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  1. #1

    Default First chop: 93 Sportster

    Hey yall. Long time lurker first time poster...

    With falll winter finally approaching im getting ready to call it and start the chop on my
    93 1200.

    Im sure ill be in here askin tons of questions along the way but to start off i wanted to propose my order of operations and see what you think.

    First was tearing down, documenting everything along the way. Next step chop frame and weld in Lowbrow hardtail. Next i was thinking based on time of the day, weld in horseshoe oil tank and fender/sissybar if theres time in the day left. If not, hit those the next weekend.

    I dont have a welder so i am doing weldin at a friends house so i am trying to consolidate welding tasks. The rest i can do in my garage.

    Thanks yall!Click image for larger version. 

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    Last edited by LisaBallard; 10-13-2021 at 8:52 AM.

  2. #2
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    Welcome aboard, looking forward to seeing your progress.

  3. #3

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    Welcome!
    Order of business sounds about right, there really isn't a right or wrong. Have fun, that's the most important part of building a bike that many people forget.

  4. #4

    Default

    Thanks down. Im super stoked to get to it. Been accumulating parts all summer and im excited to have a creative project to work on

  5. #5

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    Quote Originally Posted by Clawhammercycle View Post
    Thanks down. Im super stoked to get to it. Been accumulating parts all summer and im excited to have a creative project to work on
    My honest advice is to keep it safe and road worthy. I have seen so many builds that ended up unreliable and unsafe on the road due to short cuts, (ability or money), and sometimes the rider ends up hurt, killed, or does it to someone else. Or the owner gets so wore out on breakdowns he just gives up on it and sells it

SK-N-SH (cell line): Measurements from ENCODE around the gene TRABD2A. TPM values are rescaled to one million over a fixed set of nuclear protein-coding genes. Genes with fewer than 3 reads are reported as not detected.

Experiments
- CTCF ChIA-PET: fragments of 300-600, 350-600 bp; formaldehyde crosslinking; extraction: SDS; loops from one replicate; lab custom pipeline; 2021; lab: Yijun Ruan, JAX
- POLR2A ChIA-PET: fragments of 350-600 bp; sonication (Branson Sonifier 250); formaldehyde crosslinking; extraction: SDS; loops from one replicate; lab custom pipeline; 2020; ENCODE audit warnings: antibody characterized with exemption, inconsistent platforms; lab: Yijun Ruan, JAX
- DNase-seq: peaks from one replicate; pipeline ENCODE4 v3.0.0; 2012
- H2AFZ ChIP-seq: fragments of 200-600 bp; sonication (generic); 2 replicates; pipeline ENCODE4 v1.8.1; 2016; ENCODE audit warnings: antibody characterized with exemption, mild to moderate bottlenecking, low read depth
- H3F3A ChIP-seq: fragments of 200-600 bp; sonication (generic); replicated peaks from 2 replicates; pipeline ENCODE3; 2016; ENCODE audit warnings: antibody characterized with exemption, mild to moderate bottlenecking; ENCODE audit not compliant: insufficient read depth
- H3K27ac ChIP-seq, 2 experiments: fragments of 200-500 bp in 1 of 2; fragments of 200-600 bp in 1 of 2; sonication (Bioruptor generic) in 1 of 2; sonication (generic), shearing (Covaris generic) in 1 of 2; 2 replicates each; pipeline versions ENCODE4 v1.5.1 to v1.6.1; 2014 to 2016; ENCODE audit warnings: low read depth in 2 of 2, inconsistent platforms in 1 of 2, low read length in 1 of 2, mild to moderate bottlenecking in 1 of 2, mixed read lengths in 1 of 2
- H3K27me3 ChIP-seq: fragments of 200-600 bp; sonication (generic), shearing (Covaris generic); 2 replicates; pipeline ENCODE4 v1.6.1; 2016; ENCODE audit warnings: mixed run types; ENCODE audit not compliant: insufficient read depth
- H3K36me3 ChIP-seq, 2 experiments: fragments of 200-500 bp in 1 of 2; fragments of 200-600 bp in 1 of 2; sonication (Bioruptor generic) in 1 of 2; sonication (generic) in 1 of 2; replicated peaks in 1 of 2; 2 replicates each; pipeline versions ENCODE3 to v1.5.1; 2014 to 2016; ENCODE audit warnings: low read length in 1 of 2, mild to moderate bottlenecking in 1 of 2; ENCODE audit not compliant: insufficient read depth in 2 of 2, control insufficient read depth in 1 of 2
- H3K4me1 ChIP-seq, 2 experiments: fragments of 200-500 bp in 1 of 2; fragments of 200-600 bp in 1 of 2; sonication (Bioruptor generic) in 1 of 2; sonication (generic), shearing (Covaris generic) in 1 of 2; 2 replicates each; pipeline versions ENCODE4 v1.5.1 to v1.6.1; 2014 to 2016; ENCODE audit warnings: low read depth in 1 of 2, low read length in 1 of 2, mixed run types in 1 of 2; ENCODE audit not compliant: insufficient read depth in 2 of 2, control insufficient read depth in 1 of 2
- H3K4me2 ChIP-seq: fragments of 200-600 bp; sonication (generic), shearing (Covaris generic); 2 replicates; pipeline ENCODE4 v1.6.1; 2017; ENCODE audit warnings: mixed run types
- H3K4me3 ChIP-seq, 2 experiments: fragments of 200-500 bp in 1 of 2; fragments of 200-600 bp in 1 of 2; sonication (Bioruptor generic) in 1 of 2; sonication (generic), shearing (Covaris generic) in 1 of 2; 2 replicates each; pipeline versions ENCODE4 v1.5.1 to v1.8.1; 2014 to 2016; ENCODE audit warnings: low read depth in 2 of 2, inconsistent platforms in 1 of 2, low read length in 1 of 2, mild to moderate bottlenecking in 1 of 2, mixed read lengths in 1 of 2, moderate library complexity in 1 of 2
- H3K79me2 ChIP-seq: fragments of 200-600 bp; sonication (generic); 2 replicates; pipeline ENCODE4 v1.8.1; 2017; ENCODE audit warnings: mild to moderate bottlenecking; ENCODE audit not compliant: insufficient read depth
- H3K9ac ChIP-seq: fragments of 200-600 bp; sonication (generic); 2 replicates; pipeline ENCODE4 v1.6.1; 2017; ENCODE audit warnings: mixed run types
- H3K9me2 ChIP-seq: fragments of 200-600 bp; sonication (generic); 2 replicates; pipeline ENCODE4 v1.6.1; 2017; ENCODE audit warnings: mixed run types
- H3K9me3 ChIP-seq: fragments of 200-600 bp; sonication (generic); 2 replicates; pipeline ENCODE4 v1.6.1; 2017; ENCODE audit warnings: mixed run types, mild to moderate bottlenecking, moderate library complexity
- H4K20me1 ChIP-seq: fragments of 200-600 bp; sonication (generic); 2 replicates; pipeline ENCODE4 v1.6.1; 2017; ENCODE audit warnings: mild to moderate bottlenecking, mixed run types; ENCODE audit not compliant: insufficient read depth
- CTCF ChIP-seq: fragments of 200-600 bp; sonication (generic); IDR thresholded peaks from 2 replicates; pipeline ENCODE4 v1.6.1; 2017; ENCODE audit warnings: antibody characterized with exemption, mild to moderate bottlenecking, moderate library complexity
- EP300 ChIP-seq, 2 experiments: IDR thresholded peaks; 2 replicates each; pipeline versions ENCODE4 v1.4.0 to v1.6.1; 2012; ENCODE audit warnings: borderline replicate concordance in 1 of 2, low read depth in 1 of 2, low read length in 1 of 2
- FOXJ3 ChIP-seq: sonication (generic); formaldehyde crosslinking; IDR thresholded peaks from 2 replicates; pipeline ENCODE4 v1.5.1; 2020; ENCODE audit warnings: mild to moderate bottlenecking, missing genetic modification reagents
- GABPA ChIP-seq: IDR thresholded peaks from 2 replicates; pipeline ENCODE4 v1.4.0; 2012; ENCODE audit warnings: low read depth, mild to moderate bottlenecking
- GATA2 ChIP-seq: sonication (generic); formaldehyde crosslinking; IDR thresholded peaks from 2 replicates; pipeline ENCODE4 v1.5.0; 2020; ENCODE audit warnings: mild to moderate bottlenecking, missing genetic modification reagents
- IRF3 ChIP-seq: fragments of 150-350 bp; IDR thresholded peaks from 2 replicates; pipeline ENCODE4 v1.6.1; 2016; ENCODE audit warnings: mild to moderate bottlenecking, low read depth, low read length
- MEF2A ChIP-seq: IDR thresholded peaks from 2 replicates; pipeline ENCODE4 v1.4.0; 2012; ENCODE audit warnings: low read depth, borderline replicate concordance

The pic you posted is pretty much a solid and reliable bike. Basic and regular maintainance will keep that evo sporty going for miles

    That being said, your gonna do what you wanna do

    All I can advise is:

    Run a front brake: Some might think they can handle the road w/o one, but its the other folks I would be worried about.

    Myself, I'd stay away from some of the tail lights and headlights I have seen. Very small, very poor output, no dimmer. Again, I dont trust the other people out on the road to see me

    If possible, get another bike for your project, keep the one you posted as your rider

    Tires: I hate buying tires, and most go cheap when they do. Understand, the cheaper tires are VERY hard, get more milegae than the softer ones, and have a poor grip on the road, especially on gravel, rain, etc. The more exp tires are soft, grip better, but tend to wear sooner

    Take on your build ONE STEP AT A TIME. Sometimes a build can get away from you, you want it on the road so bad, and that's what causes sloppy and unsafe builds

    Electrical: EVERY builder has been guilty at one time or another using cheap connectors and wire splices. Solder your connections where appropriate, have good solid grounds and USE A CIRCUIT BREAKER

    Stay away from used sprockets and chains

    Good luck, keep us in the know!

  6. #6

    Default

    Quote Originally Posted by docmel View Post
    My honest advice is to keep it safe and road worthy. I have seen so many builds that ended up unreliable and unsafe on the road due to short cuts, (ability or money), and sometimes the rider ends up hurt, killed, or does it to someone else. Or the owner gets so wore out on breakdowns he just gives up on it and sells it